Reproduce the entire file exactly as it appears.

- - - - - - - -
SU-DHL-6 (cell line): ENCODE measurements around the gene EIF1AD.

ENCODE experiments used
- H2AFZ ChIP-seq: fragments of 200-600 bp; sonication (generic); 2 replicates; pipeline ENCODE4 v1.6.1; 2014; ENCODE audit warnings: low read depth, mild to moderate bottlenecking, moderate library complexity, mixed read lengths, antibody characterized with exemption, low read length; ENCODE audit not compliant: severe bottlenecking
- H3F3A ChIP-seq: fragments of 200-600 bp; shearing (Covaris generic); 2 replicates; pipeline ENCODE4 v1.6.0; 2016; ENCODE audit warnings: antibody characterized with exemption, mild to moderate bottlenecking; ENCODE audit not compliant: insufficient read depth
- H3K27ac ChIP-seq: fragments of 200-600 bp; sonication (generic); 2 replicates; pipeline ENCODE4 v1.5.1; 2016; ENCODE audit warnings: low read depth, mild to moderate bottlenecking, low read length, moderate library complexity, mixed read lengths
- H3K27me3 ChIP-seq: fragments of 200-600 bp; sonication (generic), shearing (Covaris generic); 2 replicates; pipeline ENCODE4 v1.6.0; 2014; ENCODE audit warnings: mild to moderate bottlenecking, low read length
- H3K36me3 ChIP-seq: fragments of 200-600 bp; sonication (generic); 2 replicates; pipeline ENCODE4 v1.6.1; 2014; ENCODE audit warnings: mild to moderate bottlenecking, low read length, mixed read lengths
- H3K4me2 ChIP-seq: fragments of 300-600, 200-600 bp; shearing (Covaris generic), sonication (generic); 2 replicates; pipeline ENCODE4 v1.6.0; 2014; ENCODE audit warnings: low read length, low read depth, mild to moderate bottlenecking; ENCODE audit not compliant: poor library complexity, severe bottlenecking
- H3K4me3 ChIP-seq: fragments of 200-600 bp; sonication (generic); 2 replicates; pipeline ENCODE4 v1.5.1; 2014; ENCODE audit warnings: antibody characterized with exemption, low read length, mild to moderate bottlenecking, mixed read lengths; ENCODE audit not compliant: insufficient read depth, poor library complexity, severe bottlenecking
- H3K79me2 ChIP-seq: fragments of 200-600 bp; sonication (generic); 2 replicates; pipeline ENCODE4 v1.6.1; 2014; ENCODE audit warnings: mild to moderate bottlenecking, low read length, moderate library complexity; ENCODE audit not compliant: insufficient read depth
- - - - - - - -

SU-DHL-6 (cell line): ENCODE measurements around the gene EIF1AD.

ENCODE experiments used
- H2AFZ ChIP-seq: fragments of 200-600 bp; sonication (generic); 2 replicates; pipeline ENCODE4 v1.6.1; 2014; ENCODE audit warnings: low read depth, mild to moderate bottlenecking, moderate library complexity, mixed read lengths, antibody characterized with exemption, low read length; ENCODE audit not compliant: severe bottlenecking
- H3F3A ChIP-seq: fragments of 200-600 bp; shearing (Covaris generic); 2 replicates; pipeline ENCODE4 v1.6.0; 2016; ENCODE audit warnings: antibody characterized with exemption, mild to moderate bottlenecking; ENCODE audit not compliant: insufficient read depth
- H3K27ac ChIP-seq: fragments of 200-600 bp; sonication (generic); 2 replicates; pipeline ENCODE4 v1.5.1; 2016; ENCODE audit warnings: low read depth, mild to moderate bottlenecking, low read length, moderate library complexity, mixed read lengths
- H3K27me3 ChIP-seq: fragments of 200-600 bp; sonication (generic), shearing (Covaris generic); 2 replicates; pipeline ENCODE4 v1.6.0; 2014; ENCODE audit warnings: mild to moderate bottlenecking, low read length
- H3K36me3 ChIP-seq: fragments of 200-600 bp; sonication (generic); 2 replicates; pipeline ENCODE4 v1.6.1; 2014; ENCODE audit warnings: mild to moderate bottlenecking, low read length, mixed read lengths
- H3K4me2 ChIP-seq: fragments of 300-600, 200-600 bp; shearing (Covaris generic), sonication (generic); 2 replicates; pipeline ENCODE4 v1.6.0; 2014; ENCODE audit warnings: low read length, low read depth, mild to moderate bottlenecking; ENCODE audit not compliant: poor library complexity, severe bottlenecking
- H3K4me3 ChIP-seq: fragments of 200-600 bp; sonication (generic); 2 replicates; pipeline ENCODE4 v1.5.1; 2014; ENCODE audit warnings: antibody characterized with exemption, low read length, mild to moderate bottlenecking, mixed read lengths; ENCODE audit not compliant: insufficient read depth, poor library complexity, severe bottlenecking
- H3K79me2 ChIP-seq: fragments of 200-600 bp; sonication (generic); 2 replicates; pipeline ENCODE4 v1.6.1; 2014; ENCODE audit warnings: mild to moderate bottlenecking, low read length, moderate library complexity; ENCODE audit not compliant: insufficient read depth